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May 22, 2017updated 23 May 2017 10:15am

Is it time for TAG Heuer smartwatch to take-off?

By Spear's

TAG Heuer’s first smartwatch was instantly the best. It just lacked one thing: customers. Is company boss Jean-Claude Biver worried? Not a bit, he tells John Arlidge

Designing a nifty piece of technology is not the same as ushering in a revolution, as Jean-Claude Biver is finding out. Two years ago, the boss of TAG Heuer launched the best smartwatch on the market, the Connected watch. It was every bit as good as the Apple Watch was disappointing. It looked like a watch, not a gadget. Its big screen and controls were easy to use, not fiddly like Apple’s. You could use it without having your phone nearby. You could swim wearing it. The battery lasted a full day.

So, in these tech-obsessed times, it should have flown off the shelves. Not so much. TAG Heuer, owned by LVMH, the world’s largest and most profitable luxury goods conglomerate, sold only 56,000 in the first two years, compared with the Apple Watch’s 11 million. As a share of TAG’s overall sales, ‘that’s nothing. It’s ridiculous!’ Biver concedes.

Worse, news of the poor sales comes as evidence grows that many consumers regard wearable tech as, well, unwearable. A year ago analysts were making multi-billion-dollar forecasts for smartwatches, and Apple was selling a £15,000 rose gold edition. Market research firm IDC estimates that 19.8 million smartwatches were shipped in 2016, missing a 28.3-million projection by almost half. In the third quarter of last year, Apple Watch sales were down more than 70 per cent. Apple recently junked the luxury version of its watch after poor sales. Sony, Lenovo and Motorola are pressing pause on their new smart timepieces. ‘The reality is, these devices have stalled in the marketplace,’ says Ben Wood, an analyst at CCS Insight.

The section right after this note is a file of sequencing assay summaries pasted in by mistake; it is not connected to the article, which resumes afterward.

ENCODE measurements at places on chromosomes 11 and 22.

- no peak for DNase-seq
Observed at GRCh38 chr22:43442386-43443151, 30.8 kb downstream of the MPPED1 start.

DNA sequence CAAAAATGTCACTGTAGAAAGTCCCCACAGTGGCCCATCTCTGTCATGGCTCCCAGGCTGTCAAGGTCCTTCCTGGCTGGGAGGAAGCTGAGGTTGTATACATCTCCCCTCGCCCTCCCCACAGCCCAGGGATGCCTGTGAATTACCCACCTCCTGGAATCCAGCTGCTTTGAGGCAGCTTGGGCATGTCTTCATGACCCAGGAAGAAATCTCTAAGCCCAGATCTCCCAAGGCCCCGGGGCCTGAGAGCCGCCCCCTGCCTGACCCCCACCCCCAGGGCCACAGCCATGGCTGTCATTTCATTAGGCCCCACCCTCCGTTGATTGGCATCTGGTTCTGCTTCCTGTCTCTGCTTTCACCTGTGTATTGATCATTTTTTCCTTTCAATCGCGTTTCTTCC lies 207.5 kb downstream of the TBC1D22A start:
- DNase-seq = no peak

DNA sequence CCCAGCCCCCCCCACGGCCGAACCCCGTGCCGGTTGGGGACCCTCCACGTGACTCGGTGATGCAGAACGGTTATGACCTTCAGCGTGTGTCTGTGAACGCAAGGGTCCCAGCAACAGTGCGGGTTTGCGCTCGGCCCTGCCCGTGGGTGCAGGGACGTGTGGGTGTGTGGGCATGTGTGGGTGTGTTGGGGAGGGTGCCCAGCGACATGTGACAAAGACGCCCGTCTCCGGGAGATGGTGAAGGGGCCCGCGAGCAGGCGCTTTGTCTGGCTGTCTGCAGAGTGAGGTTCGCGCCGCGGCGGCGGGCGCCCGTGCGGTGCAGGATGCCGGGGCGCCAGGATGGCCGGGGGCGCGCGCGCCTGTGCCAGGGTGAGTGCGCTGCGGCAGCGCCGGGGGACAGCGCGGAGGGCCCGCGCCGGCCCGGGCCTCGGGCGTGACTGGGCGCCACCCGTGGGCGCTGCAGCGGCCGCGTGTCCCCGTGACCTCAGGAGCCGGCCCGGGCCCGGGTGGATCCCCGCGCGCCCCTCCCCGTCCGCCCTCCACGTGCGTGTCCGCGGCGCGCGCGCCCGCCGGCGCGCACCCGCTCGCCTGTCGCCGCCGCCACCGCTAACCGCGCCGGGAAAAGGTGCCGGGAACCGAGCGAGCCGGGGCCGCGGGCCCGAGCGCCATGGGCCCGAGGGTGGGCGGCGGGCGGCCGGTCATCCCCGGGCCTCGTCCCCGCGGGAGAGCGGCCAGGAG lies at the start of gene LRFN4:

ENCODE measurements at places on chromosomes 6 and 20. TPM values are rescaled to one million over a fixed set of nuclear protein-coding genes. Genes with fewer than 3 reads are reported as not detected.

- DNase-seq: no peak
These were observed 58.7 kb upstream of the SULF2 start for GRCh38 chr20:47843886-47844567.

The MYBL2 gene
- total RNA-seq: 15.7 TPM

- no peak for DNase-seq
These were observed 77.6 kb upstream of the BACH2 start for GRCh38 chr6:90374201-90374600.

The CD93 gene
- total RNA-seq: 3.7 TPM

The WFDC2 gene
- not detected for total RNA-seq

However, Biver, who is the most iconoclastic and ebullient Swiss you might meet — he dresses down Monday to Friday, shouts all the time, and brings giant wheels of cheese made from milk from his herd of Alpine cows to press conferences to serve to journalists — is undeterred. In fact, he’s doubling down. He has just launched the Connected Mk II, known as the Modular because it comes in modular form.